Our fears now turned into a vivid reality that this was not the flu.
Our 5-year-old son, Mikey, was stricken with E. coli O157:H7 this past year. By telling our story, we hope to alert all who read this how important it is to educate themselves about this infectious disease.
From November 8 to December 30, 2000, our son, Mikey, was hospitalized due to E. coli poisoning. What we thought was to be possibly a 9 to 12 day stay, turned into a nightmare for our family.
Mikey started out with a fever and diarrhea on November 6, 2000. On November 8, 2000 the diarrhea had blood in it. We took him to his pediatrician and she sent us to the emergency room immediately. Our fears now turned into a vivid reality that this was not the flu. Tests were taken which showed that an E. coli infection was going through Mikey’s body. The doctors told us that he needed to be rehydrated and should be fine after a few days in the hospital.
Mikey’s condition started to deteriorate rapidly. He began hallucinating and his kidneys started to fail. He was filling up with fluid. An emergency operation was performed in order for Mikey to have peritoneal dialysis (to excrete waste products, which his kidneys could no longer do for him). Because he could not eat, the doctors also inserted a central line in his neck so Mikey could continue to receive nourishment.
Our son was in severe pain through all of this. The doctors could not establish the reason why. The peritoneal dialysis was not working and he was unable to breathe on his own. After being rushed to the Pediatric Intensive Care he remained there in critical condition where a special oxygen mask helped his lungs expand to the correct capacity so his breathing was not labored.
Mikey was talking very little and crying in pain almost constantly. The doctors would not give him anything for pain because they did not want to mask any other possible complications due to this strain of E. coli.
Our family was at the hospital around the clock. Mikey was never left alone during the 53 days he spent at the hospital. We monitored him very closely because we realized the doctors did not seem to have an adequate grip on our son’s life-threatening situation.
During the summer, the hospital had several cases of E. coli infection; however, none were as severe as Mikey’s case. On further investigation we learned that only about 20% of the children who have this infection get HUS (hemolytic uremic syndrome). This is the life-threatening form of E. coli O157:H7 which goes through the body and to the brain.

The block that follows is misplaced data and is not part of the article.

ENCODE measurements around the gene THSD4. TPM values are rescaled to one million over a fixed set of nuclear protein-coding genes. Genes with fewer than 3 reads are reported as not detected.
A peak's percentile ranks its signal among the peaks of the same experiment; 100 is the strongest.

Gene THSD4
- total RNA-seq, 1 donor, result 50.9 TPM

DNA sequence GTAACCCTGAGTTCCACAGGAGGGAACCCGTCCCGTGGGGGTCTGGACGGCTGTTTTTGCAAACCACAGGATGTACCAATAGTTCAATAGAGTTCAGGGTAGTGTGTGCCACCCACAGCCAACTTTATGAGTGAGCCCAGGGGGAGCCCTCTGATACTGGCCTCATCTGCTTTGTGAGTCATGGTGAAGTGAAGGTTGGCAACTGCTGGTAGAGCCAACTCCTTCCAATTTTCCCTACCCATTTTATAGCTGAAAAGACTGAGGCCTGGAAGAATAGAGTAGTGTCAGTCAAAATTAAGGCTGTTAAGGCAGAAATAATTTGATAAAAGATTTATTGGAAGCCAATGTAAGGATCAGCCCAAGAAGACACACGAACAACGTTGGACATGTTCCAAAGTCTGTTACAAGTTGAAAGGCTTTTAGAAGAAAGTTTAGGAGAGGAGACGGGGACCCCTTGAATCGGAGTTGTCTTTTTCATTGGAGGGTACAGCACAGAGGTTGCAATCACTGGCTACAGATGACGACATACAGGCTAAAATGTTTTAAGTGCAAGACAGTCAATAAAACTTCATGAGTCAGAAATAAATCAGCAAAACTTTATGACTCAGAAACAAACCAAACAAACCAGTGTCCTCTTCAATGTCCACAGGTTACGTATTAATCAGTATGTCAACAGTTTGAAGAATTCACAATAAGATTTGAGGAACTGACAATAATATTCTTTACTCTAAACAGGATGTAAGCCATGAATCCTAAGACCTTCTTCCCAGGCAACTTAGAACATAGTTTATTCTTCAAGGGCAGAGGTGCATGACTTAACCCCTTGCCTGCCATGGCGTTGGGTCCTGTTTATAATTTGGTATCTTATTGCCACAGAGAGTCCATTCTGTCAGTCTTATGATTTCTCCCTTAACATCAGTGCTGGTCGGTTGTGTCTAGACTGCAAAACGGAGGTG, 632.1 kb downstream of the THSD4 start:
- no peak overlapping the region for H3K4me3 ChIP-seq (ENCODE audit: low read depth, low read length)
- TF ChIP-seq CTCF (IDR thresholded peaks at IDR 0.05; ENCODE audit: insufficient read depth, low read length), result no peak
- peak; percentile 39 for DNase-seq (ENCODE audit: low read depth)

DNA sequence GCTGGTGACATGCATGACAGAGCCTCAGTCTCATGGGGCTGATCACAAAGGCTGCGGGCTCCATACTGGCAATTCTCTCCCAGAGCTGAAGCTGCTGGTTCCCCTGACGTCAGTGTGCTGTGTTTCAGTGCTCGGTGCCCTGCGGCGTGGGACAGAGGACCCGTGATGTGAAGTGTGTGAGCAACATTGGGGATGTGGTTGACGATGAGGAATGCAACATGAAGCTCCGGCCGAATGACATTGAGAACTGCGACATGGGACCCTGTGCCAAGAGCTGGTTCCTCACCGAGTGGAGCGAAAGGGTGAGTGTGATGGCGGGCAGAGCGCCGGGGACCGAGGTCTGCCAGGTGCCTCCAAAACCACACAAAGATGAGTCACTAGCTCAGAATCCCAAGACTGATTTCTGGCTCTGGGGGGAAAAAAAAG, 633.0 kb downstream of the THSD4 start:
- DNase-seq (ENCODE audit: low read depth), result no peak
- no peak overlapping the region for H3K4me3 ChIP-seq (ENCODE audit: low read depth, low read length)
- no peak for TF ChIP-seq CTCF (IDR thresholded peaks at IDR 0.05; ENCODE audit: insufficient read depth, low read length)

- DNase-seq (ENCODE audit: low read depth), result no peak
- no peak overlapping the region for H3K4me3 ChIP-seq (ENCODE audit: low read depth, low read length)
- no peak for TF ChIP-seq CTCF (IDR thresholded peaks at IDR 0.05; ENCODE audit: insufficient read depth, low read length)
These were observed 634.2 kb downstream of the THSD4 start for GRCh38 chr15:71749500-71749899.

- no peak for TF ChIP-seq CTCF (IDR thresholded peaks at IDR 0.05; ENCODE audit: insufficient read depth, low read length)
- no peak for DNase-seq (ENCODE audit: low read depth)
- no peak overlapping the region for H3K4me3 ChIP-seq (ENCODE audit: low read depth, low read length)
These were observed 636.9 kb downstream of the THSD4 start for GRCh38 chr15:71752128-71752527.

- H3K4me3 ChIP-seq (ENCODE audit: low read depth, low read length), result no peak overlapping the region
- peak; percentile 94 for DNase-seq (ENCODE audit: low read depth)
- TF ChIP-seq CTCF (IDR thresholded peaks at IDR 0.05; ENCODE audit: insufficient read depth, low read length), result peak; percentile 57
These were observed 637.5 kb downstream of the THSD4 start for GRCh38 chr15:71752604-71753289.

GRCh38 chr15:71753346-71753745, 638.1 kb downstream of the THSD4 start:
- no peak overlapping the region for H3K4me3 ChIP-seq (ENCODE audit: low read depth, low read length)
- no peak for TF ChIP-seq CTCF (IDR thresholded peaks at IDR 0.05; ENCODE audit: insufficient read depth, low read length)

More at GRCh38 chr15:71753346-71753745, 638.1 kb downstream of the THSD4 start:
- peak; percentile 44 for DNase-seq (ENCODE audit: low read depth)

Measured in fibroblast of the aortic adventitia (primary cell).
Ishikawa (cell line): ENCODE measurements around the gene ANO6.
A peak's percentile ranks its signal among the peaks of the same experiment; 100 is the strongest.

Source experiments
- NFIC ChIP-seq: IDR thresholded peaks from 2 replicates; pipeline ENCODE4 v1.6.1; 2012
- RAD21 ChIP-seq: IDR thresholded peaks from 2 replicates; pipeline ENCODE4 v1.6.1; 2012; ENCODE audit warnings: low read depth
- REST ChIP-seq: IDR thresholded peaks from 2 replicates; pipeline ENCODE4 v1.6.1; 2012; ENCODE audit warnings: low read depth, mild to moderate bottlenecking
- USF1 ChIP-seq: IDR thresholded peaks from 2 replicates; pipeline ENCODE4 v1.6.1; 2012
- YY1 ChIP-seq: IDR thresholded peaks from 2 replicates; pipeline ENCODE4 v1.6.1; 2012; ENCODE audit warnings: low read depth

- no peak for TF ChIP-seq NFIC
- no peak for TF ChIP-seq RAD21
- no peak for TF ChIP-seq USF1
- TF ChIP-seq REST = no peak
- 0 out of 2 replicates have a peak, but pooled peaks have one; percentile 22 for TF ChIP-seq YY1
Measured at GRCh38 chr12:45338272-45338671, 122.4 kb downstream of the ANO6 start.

Neurologists and the head doctors on his case said there was no cure for this infection and that it would have to run its course. There was nothing anyone could do for Mikey except keep him comfortable. The many days that followed this devastating news about Mikey could never be conveyed adequately. We were helpless to do anything for his recovery except wait and pray.
Into the second week of his hospitalization, we began to notice Mikey throwing his left arm in the air and his eyes crossing. As a result, an EEG was performed which revealed his brain waves were not normal. Although his first MRI was normal, at the beginning of his admission to the hospital, another MRI showed his brain to have abnormal areas in the frontal and occipital lobes, and the brain stem. Mikey could no longer speak or move. The areas beneath his lungs were filled with fluid that had to be drained. The peritoneal dialysis was not working adequately enough and he now had another type of infection going through his system. Although we were informed some days later that the E. coli and HUS had left his system, the aftermath of the infection was still attacking Mikey’s GI tract and central nervous system.
Approximately three weeks into his hospital stay, Mikey had another emergency surgery. He needed to be changed from peritoneal dialysis to hemodialysis. His large intestine was perforated, which was causing yet another infection in his system. After the surgery we were informed he also had an adhesion around his intestine that also needed corrective surgery. A few days passed and we noticed Mikey was still showing signs of severe pain. After insisting on follow-up examinations and another EEG, an overnight EEG study was ordered. The results indicated that he was, in fact, having seizures and finally another MRI was ordered. The results were now conclusive; Mikey had had two strokes. The major stroke was on the right side of his brain; the left side had less damage.
Emotional annihilation does not adequately describe what we, as a family, were feeling after hearing this news. Helpless again, we just continued to pray for his full recovery.
Mikey will need extensive rehabilitation due to all the setbacks he has endured while fighting for his life. The doctors are hopeful that he will make a full recovery. This, however, will take 1 to 2 years. Mikey has started to say a few words and can walk a little with the aid of a walker. He is taking seizure and high blood pressure medications. He is being monitored daily and will receive checkups at the hospital on a monthly basis.
Even after this ordeal, Mikey enjoys hearing about his friends at school and is happy when he sees pictures of all his classmates. His spirits were lifted while in the hospital by pictures and cards from his classmates and teachers. We are extremely grateful that Michael’s IQ and memory have remained intact. His goal is to return to school and to the life he had before this horrible misfortune. As a family, we will continue to do everything possible to help him back to a healthy, normal life.
Copyright 2002 by authors: Gina and Don